Terms and Definitions: U
This page is under perpetual
construction! It was last updated January 5, 2017.
This list is meant to assist,
not intimidate. Use it as a touchstone for important concepts
and vocabulary that we will cover during the term. Vocabulary
terms are listed alphabetically.
SUNT MOTIF (Latin, "Where
are....?"): A literary motif
dealing with the transience of life. The name comes from a
longer Latin phrase, "Ubi sunt qui ante nos fuerent?"
[Where are those who were before us?], a phrase that begins
several medieval poems in Latin. The phrase evokes the transience
of life, youth, beauty, and human endeavor. It is a particularly
common motif in the ballades.
A particularly memorable example comes from medieval French,
where Francois Villon repeatedly asks in "The Ballade
of Dead Ladies," "Ou sont les nieges d'antan?"
["Where are the snows of yesteryear?"]. Many Anglo-Saxon
poems such as "The Ruin" and "The Wanderer"
also deal with this theme. Although the motif is similar to
the Roman carpe
diem motif in its emphasis on transitory
existence, the medieval ubi sunt motif usually does
not call on the reader to embrace this world's pleasures before
the end comes, but instead grimly or sorrowfully urges the
reader to prepare spiritually for the afterlife.
In linguistics, the earliest known or most ancient etymon
for a particular word, as opposed to a direct source,
the most recent source for a word.
UMLAUT: (1) Jacob Grimm's term for
the process of assimilating a vowel to another sound in the
following syllable. This process is also called mutation.
This process is responsible for many unusual plurals in Germanic
languages like English--such as man-men,
foot-feet, and so on.
(2) The diacritical marking also called a
dieresis. Click here for more information
on this diacritical marking.
UNDECEPTION: One of C.S. Lewis's favorite themes, the idea that the human condition is "the state of being deceived by others, by sin, or by oneself" (Duriez 216), and those illusions then fall away to deeper truths later in the narrative. Lewis uses this term to describe the phenomenon among the protagonists in Jane Austen's novels in his essay, "A Note on Jane Austen," cf. his Selected Literary Essays. Examples in Lewis's Narnia stories include Prince Rilian in The Silver Chair and (more centrally), the White Witch's deceptions with Edmund, and finally the realization of the children in The Last Battle, when they discover that their Narnia and England were but pale shadows or Platonic Forms of a deeper heaven.
The land of the dead--often depicted as beneath the surface
of the earth in a variety of religious literatures. See Descent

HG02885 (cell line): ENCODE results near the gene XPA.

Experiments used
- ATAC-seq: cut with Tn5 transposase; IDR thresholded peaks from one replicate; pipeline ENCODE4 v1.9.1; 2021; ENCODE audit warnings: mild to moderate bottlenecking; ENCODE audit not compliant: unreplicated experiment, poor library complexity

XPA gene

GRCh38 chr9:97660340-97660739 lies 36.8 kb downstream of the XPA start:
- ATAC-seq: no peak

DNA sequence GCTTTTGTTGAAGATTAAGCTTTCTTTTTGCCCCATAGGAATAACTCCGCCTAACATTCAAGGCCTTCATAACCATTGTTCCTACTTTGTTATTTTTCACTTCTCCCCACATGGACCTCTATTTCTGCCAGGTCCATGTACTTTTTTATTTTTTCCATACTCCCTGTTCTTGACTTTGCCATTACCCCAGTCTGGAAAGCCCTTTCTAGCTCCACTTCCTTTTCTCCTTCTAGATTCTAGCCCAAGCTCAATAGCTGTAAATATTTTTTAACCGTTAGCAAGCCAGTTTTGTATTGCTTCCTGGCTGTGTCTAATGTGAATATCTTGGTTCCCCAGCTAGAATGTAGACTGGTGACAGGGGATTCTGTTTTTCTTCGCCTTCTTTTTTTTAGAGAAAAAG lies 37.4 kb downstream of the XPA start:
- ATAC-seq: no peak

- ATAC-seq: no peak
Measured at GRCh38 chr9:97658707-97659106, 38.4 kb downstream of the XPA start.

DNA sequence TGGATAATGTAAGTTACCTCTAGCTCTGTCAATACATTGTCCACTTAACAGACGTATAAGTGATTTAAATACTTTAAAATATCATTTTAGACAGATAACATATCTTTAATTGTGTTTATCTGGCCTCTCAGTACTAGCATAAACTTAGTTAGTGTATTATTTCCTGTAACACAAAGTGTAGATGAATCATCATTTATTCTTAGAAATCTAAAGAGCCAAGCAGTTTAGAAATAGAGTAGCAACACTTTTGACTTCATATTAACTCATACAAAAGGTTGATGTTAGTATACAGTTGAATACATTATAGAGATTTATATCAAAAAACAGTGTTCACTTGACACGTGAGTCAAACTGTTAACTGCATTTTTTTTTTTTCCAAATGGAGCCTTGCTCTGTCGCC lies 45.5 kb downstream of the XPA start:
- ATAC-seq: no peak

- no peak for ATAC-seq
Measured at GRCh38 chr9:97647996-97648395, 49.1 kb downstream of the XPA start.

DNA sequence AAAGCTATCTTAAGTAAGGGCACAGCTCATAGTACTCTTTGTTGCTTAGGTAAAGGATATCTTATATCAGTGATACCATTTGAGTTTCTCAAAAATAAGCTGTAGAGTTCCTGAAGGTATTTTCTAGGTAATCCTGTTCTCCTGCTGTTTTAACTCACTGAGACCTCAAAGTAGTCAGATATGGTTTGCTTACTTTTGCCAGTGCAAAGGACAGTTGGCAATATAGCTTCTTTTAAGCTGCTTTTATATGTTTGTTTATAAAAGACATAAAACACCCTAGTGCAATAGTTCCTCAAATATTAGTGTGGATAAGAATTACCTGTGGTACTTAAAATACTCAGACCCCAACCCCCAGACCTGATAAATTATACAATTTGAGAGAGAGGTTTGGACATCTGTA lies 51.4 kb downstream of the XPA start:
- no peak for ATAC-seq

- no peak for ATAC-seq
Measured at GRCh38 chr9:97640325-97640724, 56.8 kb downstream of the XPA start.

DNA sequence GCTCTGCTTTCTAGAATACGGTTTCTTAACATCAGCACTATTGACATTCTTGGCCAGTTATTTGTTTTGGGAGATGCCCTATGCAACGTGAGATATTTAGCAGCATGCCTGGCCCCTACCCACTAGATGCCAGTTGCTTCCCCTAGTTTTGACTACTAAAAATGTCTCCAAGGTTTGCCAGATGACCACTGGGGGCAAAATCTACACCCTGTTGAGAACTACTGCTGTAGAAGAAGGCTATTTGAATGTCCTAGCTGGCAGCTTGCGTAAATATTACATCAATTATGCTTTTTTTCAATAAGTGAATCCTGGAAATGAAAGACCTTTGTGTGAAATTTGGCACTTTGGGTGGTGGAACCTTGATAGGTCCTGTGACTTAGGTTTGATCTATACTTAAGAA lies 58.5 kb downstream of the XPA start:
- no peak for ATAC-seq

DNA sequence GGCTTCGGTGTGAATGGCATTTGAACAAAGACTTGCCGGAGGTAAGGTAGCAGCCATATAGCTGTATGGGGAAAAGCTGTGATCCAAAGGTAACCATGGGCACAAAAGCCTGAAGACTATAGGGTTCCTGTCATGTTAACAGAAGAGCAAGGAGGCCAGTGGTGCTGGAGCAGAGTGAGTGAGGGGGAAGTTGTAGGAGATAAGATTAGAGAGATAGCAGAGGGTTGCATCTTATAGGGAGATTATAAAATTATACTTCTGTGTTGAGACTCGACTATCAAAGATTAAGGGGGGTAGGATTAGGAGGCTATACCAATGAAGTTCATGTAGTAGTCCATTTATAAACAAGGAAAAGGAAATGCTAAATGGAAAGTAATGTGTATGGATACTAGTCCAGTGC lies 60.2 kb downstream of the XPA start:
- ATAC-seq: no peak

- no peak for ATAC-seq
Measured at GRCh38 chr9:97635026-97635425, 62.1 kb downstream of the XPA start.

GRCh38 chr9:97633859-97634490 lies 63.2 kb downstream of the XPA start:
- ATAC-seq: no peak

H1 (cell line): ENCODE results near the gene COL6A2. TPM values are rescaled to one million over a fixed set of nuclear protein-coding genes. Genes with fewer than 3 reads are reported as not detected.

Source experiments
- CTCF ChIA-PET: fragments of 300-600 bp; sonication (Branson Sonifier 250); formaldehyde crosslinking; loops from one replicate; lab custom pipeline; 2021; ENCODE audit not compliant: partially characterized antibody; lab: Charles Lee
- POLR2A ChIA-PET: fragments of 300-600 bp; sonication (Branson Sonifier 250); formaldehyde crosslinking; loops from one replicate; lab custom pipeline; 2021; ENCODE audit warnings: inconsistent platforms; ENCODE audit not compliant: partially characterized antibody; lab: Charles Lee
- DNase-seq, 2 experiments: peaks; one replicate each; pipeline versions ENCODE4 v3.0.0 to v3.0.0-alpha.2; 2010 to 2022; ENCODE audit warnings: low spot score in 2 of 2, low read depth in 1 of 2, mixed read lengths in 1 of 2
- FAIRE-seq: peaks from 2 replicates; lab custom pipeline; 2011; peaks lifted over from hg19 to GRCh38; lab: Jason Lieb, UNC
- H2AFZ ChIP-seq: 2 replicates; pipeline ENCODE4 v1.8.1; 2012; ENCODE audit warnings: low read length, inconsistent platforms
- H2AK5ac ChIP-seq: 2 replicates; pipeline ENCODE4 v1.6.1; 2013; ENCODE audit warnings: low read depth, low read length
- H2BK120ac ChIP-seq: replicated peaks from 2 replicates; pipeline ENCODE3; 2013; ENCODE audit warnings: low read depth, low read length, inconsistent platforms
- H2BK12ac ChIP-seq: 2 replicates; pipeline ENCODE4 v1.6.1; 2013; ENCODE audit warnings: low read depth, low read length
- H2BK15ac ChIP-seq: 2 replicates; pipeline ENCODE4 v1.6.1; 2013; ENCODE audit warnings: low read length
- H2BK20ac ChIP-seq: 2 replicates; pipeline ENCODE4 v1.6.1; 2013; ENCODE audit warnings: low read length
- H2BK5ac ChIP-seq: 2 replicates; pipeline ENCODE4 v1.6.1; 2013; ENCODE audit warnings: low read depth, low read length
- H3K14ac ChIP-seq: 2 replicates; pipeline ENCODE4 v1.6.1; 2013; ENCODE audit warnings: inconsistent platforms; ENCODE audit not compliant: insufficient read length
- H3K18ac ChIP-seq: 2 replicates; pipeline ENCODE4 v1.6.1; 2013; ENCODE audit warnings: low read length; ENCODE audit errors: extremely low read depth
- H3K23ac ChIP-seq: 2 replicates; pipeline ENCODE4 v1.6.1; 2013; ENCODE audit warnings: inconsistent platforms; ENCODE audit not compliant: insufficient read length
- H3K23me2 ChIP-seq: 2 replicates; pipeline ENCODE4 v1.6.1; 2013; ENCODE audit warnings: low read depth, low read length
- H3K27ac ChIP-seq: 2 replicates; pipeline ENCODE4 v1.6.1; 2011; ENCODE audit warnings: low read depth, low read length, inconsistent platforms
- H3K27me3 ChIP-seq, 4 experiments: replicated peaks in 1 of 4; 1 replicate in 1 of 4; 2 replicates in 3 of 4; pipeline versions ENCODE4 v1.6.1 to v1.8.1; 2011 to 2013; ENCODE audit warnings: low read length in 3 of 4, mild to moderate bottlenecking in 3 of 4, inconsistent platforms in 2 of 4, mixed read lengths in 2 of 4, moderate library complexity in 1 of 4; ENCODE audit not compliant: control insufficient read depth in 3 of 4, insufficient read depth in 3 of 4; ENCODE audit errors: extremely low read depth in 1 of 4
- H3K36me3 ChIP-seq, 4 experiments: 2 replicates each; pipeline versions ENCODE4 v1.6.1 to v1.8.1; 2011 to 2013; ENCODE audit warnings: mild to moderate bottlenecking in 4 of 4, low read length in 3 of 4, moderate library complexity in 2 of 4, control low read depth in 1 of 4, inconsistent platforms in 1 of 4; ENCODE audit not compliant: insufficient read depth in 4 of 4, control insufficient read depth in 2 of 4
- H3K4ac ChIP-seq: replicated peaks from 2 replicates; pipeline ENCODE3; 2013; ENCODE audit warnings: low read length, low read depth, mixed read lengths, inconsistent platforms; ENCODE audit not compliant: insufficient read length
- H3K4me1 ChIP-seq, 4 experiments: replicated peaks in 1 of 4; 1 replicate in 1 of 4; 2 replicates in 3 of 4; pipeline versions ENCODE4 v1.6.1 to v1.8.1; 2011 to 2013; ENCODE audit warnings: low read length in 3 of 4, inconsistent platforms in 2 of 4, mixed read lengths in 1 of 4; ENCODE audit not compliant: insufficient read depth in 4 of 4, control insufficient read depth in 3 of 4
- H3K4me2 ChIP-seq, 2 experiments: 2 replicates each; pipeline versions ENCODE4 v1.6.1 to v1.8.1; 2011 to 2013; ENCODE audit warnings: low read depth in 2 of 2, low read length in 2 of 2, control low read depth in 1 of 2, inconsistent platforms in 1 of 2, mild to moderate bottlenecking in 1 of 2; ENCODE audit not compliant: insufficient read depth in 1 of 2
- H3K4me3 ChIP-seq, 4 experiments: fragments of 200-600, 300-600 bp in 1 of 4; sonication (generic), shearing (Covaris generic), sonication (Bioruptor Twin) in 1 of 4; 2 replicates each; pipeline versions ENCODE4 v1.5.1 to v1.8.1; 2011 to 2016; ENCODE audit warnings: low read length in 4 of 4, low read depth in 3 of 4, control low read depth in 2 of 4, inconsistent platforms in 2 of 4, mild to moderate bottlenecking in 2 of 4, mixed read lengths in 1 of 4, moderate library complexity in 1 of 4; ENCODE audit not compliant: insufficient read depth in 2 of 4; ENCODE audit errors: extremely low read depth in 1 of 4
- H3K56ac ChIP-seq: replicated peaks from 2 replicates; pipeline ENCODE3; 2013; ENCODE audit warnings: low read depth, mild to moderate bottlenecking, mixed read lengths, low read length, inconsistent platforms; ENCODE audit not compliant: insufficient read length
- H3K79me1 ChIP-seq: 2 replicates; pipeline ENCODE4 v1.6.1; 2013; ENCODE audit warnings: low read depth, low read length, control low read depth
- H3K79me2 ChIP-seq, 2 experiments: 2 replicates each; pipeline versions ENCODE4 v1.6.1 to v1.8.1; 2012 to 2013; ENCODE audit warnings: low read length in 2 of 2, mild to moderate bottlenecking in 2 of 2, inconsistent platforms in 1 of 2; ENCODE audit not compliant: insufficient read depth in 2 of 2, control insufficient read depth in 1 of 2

Into the Underworld.
GENITIVE: A genitive that has no case ending
to signal its function. A number of such uninflected genitives
appeared in Early Modern English--especially for nouns that
originally were feminine in Anglo-Saxon grammar or nouns ending
in -s or preceding another
word beginning with s-.
Thus, we might find "for conscience sake" and "for
God sake" in Shakespearean plays, instead of inflected versions like "for conscience's sake" or "for God's sake."
PLURAL: A plural word identical
to its singular form. For instance, "I
saw one deer yesterday, but last
week I saw five deer."
Here, the word deer is identical whether it is singular
or plural. Other examples include sheep,
and (in Middle English) horse
and kind, which did
not develop the plural versions of horses and kinds
until the 1600s through linguistic hypercorrection.
THREE (also known as the "three dramatic unities"):
In the 1500s and 1600s, critics of drama expanded Aristotle's
ideas in the Poetics to create the rule of the "three
unities." A good play, according to this doctrine, must have
three traits. The first is unity of action (realistic
events following a single plotline and a limited number of characters
encompassed by a sense of verisimilitude).
The second is unity of time, meaning that the events
should be limited to the two or three hours it takes to view
the play, or at most to a single day of twelve or twenty-four
hours compressed into those two or three hours. Skipping ahead
in time over the course of several days or years was considered
undesirable, because the audience was thought to be incapable
of suspending disbelief regarding the passage of time. The third
is unity of space, meaning the play must take place in
a single setting or location. It is notable that Shakespeare
often broke the three unities in his plays, which may explain
why these rules later were never as dominant in England as they
were in French and Italian Neoclassical drama. French playwrights
like Moliére conformed to the model much more strictly
in Love is the Doctor and Tartuffe.